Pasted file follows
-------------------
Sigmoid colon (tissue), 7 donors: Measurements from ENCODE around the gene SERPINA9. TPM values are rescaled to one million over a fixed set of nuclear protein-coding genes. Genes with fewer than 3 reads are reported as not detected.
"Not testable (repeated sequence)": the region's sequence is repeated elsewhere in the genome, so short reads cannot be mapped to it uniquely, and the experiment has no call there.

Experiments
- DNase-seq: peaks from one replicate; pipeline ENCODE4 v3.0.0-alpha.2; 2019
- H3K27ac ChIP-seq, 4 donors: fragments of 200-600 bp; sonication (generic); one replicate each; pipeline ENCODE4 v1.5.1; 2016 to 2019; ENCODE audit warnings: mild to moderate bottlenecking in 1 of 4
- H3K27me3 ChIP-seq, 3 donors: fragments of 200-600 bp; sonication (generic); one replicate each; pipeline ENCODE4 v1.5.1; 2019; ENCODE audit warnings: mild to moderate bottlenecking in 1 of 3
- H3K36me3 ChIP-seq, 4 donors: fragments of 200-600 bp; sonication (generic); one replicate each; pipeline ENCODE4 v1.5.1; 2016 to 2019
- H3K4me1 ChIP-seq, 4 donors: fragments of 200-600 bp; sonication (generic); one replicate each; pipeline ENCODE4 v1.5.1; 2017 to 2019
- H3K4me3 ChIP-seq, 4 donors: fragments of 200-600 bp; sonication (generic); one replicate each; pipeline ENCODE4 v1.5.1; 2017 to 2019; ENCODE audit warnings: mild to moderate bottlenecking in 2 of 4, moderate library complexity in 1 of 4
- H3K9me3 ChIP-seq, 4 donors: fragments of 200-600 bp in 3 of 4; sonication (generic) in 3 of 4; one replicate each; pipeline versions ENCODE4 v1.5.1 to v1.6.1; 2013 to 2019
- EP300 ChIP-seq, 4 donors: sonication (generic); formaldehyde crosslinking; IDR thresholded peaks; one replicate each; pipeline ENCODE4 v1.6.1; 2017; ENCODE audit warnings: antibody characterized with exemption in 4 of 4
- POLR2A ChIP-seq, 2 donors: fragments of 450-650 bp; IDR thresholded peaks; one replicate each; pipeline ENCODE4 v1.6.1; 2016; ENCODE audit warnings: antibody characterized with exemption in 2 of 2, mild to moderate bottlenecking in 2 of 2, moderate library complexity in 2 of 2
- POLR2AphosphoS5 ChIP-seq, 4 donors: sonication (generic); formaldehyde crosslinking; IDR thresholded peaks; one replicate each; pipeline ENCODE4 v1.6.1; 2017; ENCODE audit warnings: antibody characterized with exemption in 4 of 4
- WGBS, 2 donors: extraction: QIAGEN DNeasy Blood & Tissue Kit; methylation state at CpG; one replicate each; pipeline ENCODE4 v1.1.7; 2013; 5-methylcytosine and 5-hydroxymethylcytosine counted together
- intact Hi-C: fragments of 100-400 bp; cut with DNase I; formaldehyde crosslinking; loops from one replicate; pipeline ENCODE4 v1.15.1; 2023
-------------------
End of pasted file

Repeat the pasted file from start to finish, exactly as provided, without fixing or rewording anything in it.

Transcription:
Sigmoid colon (tissue), 7 donors: Measurements from ENCODE around the gene SERPINA9. TPM values are rescaled to one million over a fixed set of nuclear protein-coding genes. Genes with fewer than 3 reads are reported as not detected.
"Not testable (repeated sequence)": the region's sequence is repeated elsewhere in the genome, so short reads cannot be mapped to it uniquely, and the experiment has no call there.

Experiments
- DNase-seq: peaks from one replicate; pipeline ENCODE4 v3.0.0-alpha.2; 2019
- H3K27ac ChIP-seq, 4 donors: fragments of 200-600 bp; sonication (generic); one replicate each; pipeline ENCODE4 v1.5.1; 2016 to 2019; ENCODE audit warnings: mild to moderate bottlenecking in 1 of 4
- H3K27me3 ChIP-seq, 3 donors: fragments of 200-600 bp; sonication (generic); one replicate each; pipeline ENCODE4 v1.5.1; 2019; ENCODE audit warnings: mild to moderate bottlenecking in 1 of 3
- H3K36me3 ChIP-seq, 4 donors: fragments of 200-600 bp; sonication (generic); one replicate each; pipeline ENCODE4 v1.5.1; 2016 to 2019
- H3K4me1 ChIP-seq, 4 donors: fragments of 200-600 bp; sonication (generic); one replicate each; pipeline ENCODE4 v1.5.1; 2017 to 2019
- H3K4me3 ChIP-seq, 4 donors: fragments of 200-600 bp; sonication (generic); one replicate each; pipeline ENCODE4 v1.5.1; 2017 to 2019; ENCODE audit warnings: mild to moderate bottlenecking in 2 of 4, moderate library complexity in 1 of 4
- H3K9me3 ChIP-seq, 4 donors: fragments of 200-600 bp in 3 of 4; sonication (generic) in 3 of 4; one replicate each; pipeline versions ENCODE4 v1.5.1 to v1.6.1; 2013 to 2019
- EP300 ChIP-seq, 4 donors: sonication (generic); formaldehyde crosslinking; IDR thresholded peaks; one replicate each; pipeline ENCODE4 v1.6.1; 2017; ENCODE audit warnings: antibody characterized with exemption in 4 of 4
- POLR2A ChIP-seq, 2 donors: fragments of 450-650 bp; IDR thresholded peaks; one replicate each; pipeline ENCODE4 v1.6.1; 2016; ENCODE audit warnings: antibody characterized with exemption in 2 of 2, mild to moderate bottlenecking in 2 of 2, moderate library complexity in 2 of 2
- POLR2AphosphoS5 ChIP-seq, 4 donors: sonication (generic); formaldehyde crosslinking; IDR thresholded peaks; one replicate each; pipeline ENCODE4 v1.6.1; 2017; ENCODE audit warnings: antibody characterized with exemption in 4 of 4
- WGBS, 2 donors: extraction: QIAGEN DNeasy Blood & Tissue Kit; methylation state at CpG; one replicate each; pipeline ENCODE4 v1.1.7; 2013; 5-methylcytosine and 5-hydroxymethylcytosine counted together
- intact Hi-C: fragments of 100-400 bp; cut with DNase I; formaldehyde crosslinking; loops from one replicate; pipeline ENCODE4 v1.15.1; 2023